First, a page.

Osvaldo Fresedo (May 5, 1897, Argentina – November 18, 1984)
Osvaldo Fresedo, nicknamed El pibe de La Paternal (“the kid from La Paternal”) was an Argentine songwriter and director of a tango orchestra. He had the longest recording career in tango, from 1925 to 1980.
Osvaldo Fresedo was born into a middle-class family in La Paternal, Buenos Aires, Argentina. His mother gave him the first music lessons. While he was still small, his family moved to a working-class neighborhood, and it was there he began his interest in tango. He learned to play the bandoneón and as a teenager joined several of the most famous orchestras of the era of the Guardia Vieja (“Old Guard”).
In 1920 traveled to United States. In Camden, New Jersey he recorded a few albums with a quartet that also included violinist Tito Rocatagliatta and pianist Enrique Pedro Delfino.
Back in Buenos Aires, he formed his first orchestra which, from the outset, displayed his trademark style. Although his style evolved somewhat in the following decades, its essence remained the same: his performing group always displayed true elegance. Fresedo was one of the innovators of tango in the early 1920s, along with such other young musicians of the time as Julio de Caro and Juan Carlos Cobián. All of them brought a high level of musicianly technique and were thus able to bring about the more refined musical style that characterized the what later became known as the tango of the Guardia Nueva (“New Guard”).
In the 1920s, Osvaldo Fresedo worked feverishly as a composer and conductor. Before this time he had already composed “El espiante” (“The Rejected One”), to which he now added “Vida mía” (“My Life”), “El Once” (the name of a neighbourhood in Buenos Aires although the tango was composed for the 11th Baile del Internado), and “Pimienta” (“Pepper”) among others.
His activity as an orchestra conductor was tireless, as a result of demand for his recordings and their wide acceptance among the public, especially the more affluent, obligating him to divide his orchestra into four groups and place each in a different nightclub. It was, without doubt, his best time from a commercial point of view, and also probably as a composer of tunes. Between 1925 and 1928, Osvaldo Fresedo recorded about 600 pieces for the Odeón label.
Many of these recordings feature the voices of singers such as Ernesto Famá (the most emblematic of his singers of the era), Teófilo Ibáñez, and Juan Carlos Thorry, among others.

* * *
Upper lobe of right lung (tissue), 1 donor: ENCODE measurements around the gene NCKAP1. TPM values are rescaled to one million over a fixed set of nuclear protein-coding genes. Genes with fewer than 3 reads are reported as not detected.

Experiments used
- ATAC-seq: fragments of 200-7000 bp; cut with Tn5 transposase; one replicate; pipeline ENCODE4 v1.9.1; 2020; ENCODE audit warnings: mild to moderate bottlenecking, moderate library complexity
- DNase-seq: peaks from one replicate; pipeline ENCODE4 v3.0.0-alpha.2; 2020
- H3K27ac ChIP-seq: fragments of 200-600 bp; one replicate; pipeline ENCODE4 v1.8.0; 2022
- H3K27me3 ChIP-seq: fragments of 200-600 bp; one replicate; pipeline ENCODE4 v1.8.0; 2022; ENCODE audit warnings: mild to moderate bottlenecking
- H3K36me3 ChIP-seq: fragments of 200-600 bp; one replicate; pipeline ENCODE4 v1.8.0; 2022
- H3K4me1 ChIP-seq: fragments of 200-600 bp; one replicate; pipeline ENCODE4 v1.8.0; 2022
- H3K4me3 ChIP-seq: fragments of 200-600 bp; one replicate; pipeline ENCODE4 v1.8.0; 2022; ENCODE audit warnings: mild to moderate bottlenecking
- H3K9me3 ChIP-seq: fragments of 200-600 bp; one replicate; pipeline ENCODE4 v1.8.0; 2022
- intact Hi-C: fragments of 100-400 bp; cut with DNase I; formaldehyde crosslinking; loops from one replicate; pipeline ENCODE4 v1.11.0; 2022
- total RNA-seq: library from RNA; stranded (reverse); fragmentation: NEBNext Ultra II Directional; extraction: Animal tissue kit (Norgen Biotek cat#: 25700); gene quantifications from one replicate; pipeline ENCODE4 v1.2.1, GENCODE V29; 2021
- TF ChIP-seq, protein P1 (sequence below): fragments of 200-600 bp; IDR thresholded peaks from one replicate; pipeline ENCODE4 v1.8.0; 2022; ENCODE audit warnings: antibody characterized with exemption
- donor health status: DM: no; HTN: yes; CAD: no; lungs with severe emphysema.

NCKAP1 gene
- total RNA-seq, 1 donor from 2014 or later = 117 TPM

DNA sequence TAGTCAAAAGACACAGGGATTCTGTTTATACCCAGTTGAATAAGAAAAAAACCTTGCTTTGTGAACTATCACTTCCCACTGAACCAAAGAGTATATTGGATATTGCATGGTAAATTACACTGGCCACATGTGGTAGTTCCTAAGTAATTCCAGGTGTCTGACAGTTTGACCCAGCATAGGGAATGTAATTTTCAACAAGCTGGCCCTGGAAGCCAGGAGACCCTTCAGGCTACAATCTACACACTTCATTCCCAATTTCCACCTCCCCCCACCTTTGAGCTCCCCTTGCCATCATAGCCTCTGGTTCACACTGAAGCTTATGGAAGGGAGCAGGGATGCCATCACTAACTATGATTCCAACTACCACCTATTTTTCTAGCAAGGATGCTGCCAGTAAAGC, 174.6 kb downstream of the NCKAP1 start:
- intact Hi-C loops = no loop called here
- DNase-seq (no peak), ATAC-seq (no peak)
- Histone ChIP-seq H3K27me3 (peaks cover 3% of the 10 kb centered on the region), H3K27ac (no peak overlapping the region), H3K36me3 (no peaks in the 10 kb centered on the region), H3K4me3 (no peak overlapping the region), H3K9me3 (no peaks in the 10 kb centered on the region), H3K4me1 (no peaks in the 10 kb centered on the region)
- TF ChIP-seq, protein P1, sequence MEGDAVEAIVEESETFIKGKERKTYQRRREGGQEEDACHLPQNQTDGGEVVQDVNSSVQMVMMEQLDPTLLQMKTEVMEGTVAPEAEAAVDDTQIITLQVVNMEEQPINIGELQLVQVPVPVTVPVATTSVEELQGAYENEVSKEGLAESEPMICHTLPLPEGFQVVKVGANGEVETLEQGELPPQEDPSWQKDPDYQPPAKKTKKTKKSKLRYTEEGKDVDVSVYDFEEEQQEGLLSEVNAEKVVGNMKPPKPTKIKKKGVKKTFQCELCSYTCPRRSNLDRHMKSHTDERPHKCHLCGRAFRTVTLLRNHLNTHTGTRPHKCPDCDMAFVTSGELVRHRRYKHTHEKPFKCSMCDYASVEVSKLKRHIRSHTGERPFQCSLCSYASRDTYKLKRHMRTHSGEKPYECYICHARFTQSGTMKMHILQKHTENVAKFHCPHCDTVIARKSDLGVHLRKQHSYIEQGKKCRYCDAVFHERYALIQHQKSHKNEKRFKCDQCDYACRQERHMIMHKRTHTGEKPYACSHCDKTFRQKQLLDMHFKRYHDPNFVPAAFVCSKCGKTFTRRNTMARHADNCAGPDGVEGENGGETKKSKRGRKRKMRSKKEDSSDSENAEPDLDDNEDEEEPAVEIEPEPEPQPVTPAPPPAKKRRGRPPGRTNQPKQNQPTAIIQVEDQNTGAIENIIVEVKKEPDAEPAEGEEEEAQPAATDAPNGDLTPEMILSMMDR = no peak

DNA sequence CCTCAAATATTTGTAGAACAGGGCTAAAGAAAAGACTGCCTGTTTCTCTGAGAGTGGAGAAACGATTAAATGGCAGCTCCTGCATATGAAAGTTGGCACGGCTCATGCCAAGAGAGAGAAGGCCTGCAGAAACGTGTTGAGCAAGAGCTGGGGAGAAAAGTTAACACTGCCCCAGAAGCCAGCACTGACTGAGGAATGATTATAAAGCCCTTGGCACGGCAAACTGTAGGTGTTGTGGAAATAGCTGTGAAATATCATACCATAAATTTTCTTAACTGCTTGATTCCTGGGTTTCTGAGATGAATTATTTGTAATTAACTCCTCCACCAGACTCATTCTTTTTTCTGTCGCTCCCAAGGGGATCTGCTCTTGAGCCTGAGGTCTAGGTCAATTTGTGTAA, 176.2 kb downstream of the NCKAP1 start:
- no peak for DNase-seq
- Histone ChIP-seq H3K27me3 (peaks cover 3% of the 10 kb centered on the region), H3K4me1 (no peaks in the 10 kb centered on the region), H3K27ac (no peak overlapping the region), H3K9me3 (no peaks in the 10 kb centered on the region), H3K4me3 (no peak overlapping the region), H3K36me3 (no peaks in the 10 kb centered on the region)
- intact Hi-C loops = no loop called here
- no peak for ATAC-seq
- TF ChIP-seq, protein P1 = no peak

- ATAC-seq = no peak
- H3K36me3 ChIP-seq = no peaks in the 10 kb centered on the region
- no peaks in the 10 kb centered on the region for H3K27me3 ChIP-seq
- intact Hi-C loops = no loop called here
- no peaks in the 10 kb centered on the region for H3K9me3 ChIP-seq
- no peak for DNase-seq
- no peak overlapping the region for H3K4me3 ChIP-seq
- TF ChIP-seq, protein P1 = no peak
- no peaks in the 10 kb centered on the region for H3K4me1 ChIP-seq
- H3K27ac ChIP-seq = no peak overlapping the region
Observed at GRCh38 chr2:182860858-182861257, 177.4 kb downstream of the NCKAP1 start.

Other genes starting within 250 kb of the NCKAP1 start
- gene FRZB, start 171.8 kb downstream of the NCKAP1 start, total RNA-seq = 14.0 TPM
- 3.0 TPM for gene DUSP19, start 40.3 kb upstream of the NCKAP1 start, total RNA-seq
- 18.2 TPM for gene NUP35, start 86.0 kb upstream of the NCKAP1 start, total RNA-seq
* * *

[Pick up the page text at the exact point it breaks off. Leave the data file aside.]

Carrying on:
Having left Odeón, and fronting a larger orchestra (which he had already started to form in the early 1930s), he began what we might call his second era as maestro, with a new orchestral style and, above all, with the vocal participation of Robert Ray (perhaps the most emblematic of Fresedo’s singers). The Fresedo-Ray recordings are among the most memorable in the history of tango: “Vida Mia”, “”Como una princesa” (“Like a Princess”), “Isla de Capri” (“Isle of Capri”), among others.
The 1940s brought forward a new generation of musicians—Aníbal Troilo, Osvaldo Pugliese, Miguel Caló, Alfredo de Ángelis, Ricardo Tanturi, Ángel D’Agostino, etc.—and a new characteristic style. Fresedo sought to adapt to these new times, but somehow, this attempt merely detracted from the strength of the fresediano style that had so successfully combined so as successful rhythm and elegance. From this time forward, his orchestrations become slower and he chooses mellifluous singers who even, in some cases, give a certain boleristic air to their versions of his tangos.
Despite the continual changes that occurred in the tango, Fresedo continued to record throughout the 1930s and 1940s on RCA Victor, with Robert Ray, Ricardo Ruiz, and Oscar Serpa as vocalists. He then went on to record again for several years on Odeón, until nearly the end of the 1950s, with singers Héctor Pacheco, Carlos Barrios, and Armando Garrido. Beginning in 1959 we signed with Columbia Records, where he was one of the first artists to record in stereo.
Osvaldo Fresedo continued to lead orchestras until his retirement in 1980, doing his last recordings that year on Columbia’s label CBS Records, for which he recorded with Argentino Ledesma as the last guest singer